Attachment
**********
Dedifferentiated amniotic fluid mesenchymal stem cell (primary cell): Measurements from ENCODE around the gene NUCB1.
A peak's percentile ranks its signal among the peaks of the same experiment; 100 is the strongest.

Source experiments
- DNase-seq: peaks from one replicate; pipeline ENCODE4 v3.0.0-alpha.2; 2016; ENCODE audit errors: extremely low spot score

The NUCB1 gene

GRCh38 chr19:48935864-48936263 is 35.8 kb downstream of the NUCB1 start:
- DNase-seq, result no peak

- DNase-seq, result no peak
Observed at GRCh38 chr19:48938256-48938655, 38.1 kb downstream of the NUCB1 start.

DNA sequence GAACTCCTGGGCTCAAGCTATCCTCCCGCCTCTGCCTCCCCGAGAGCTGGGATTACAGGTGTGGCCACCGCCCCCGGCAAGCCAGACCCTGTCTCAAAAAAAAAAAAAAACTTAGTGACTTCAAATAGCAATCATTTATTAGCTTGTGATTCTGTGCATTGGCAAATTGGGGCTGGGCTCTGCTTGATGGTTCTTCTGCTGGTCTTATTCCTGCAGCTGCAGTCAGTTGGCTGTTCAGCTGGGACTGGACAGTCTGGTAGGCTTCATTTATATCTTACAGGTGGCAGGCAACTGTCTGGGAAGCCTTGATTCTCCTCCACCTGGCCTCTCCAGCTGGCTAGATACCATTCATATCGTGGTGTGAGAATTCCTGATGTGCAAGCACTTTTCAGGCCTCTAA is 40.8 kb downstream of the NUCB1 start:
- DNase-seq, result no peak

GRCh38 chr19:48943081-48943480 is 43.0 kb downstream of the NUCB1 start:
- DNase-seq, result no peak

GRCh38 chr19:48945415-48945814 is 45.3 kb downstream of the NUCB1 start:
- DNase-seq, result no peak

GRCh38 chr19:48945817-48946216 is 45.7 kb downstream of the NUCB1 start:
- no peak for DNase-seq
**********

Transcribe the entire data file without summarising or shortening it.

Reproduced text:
Dedifferentiated amniotic fluid mesenchymal stem cell (primary cell): Measurements from ENCODE around the gene NUCB1.
A peak's percentile ranks its signal among the peaks of the same experiment; 100 is the strongest.

Source experiments
- DNase-seq: peaks from one replicate; pipeline ENCODE4 v3.0.0-alpha.2; 2016; ENCODE audit errors: extremely low spot score

The NUCB1 gene

GRCh38 chr19:48935864-48936263 is 35.8 kb downstream of the NUCB1 start:
- DNase-seq, result no peak

- DNase-seq, result no peak
Observed at GRCh38 chr19:48938256-48938655, 38.1 kb downstream of the NUCB1 start.

DNA sequence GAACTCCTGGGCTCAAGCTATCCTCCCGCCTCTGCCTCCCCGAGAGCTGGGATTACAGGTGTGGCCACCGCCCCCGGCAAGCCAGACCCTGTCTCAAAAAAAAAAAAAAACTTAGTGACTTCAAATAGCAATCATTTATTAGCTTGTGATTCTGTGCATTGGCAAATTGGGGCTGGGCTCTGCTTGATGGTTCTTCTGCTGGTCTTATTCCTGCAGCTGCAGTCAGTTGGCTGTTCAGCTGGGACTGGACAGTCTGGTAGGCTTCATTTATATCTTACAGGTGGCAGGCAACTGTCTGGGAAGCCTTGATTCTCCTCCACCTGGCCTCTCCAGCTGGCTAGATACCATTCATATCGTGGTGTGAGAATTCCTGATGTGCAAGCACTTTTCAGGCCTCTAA is 40.8 kb downstream of the NUCB1 start:
- DNase-seq, result no peak

GRCh38 chr19:48943081-48943480 is 43.0 kb downstream of the NUCB1 start:
- DNase-seq, result no peak

GRCh38 chr19:48945415-48945814 is 45.3 kb downstream of the NUCB1 start:
- DNase-seq, result no peak

GRCh38 chr19:48945817-48946216 is 45.7 kb downstream of the NUCB1 start:
- no peak for DNase-seq